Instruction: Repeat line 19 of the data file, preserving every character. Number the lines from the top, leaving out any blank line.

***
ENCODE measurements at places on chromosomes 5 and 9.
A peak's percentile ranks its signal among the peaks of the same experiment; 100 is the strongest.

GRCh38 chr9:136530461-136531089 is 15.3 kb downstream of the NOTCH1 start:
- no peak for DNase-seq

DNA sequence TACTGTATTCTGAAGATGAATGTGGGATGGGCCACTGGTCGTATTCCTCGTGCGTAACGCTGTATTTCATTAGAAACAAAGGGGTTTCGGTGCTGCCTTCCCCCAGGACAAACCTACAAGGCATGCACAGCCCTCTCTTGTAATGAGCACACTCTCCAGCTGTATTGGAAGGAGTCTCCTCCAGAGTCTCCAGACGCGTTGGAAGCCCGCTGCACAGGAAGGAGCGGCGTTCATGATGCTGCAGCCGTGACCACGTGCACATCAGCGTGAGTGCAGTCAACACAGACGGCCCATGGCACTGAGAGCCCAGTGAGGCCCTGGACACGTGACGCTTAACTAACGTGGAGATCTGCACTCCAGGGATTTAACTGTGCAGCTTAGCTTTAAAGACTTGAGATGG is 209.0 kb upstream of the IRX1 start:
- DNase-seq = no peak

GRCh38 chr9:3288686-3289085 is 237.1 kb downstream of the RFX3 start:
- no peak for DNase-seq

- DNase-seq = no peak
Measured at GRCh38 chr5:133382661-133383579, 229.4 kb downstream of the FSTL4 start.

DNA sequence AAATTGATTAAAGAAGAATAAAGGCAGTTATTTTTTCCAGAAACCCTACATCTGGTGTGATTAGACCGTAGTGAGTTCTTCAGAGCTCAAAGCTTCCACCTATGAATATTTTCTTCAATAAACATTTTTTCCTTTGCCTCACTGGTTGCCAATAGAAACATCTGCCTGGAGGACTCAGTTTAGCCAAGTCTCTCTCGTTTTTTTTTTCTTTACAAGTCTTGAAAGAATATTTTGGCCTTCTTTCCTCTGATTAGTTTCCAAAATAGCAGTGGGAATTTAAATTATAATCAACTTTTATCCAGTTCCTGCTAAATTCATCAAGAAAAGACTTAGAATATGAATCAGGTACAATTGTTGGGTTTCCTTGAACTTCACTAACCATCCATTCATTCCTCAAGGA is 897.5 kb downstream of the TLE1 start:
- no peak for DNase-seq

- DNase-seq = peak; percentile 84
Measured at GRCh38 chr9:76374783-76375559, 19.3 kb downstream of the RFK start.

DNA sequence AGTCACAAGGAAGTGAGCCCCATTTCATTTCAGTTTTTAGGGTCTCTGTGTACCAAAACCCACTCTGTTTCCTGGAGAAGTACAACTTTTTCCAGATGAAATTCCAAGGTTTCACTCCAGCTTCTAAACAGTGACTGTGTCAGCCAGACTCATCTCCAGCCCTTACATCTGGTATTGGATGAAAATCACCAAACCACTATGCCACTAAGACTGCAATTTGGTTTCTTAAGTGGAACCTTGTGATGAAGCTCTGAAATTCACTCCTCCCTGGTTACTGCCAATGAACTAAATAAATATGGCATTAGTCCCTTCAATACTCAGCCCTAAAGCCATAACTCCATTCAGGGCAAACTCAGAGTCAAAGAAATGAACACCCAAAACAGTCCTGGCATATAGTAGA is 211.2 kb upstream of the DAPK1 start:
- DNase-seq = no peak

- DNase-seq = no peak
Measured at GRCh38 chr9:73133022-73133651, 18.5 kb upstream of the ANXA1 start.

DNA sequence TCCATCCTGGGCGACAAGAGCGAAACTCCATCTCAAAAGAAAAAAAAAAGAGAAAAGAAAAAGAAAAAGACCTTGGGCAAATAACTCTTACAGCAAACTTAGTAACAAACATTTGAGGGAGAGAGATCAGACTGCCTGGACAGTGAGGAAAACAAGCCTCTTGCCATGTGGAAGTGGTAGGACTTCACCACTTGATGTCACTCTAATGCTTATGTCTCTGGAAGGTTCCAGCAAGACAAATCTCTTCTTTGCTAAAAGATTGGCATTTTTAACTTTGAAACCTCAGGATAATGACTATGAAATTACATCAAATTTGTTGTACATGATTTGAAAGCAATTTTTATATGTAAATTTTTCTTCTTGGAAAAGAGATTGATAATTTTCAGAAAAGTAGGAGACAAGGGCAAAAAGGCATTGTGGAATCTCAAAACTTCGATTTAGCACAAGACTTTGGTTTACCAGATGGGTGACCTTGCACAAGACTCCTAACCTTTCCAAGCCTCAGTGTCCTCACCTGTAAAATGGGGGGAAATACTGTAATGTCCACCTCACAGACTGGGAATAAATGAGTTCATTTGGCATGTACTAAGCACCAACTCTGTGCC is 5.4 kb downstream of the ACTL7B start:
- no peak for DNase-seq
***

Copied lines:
DNA sequence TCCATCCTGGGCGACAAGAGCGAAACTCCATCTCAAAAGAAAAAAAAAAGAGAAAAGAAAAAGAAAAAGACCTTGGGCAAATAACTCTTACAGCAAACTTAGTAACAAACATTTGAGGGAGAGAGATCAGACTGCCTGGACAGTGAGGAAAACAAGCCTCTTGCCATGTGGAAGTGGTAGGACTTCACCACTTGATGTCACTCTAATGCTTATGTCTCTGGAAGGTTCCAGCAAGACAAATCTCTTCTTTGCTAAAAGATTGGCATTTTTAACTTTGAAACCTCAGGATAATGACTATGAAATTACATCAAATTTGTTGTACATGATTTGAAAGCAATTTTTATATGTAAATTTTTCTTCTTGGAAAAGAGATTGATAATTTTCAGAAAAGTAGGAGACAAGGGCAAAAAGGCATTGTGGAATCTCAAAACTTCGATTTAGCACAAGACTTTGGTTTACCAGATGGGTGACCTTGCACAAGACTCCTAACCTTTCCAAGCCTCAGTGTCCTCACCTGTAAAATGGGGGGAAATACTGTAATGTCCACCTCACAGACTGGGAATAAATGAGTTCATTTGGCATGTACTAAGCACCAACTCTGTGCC is 5.4 kb downstream of the ACTL7B start: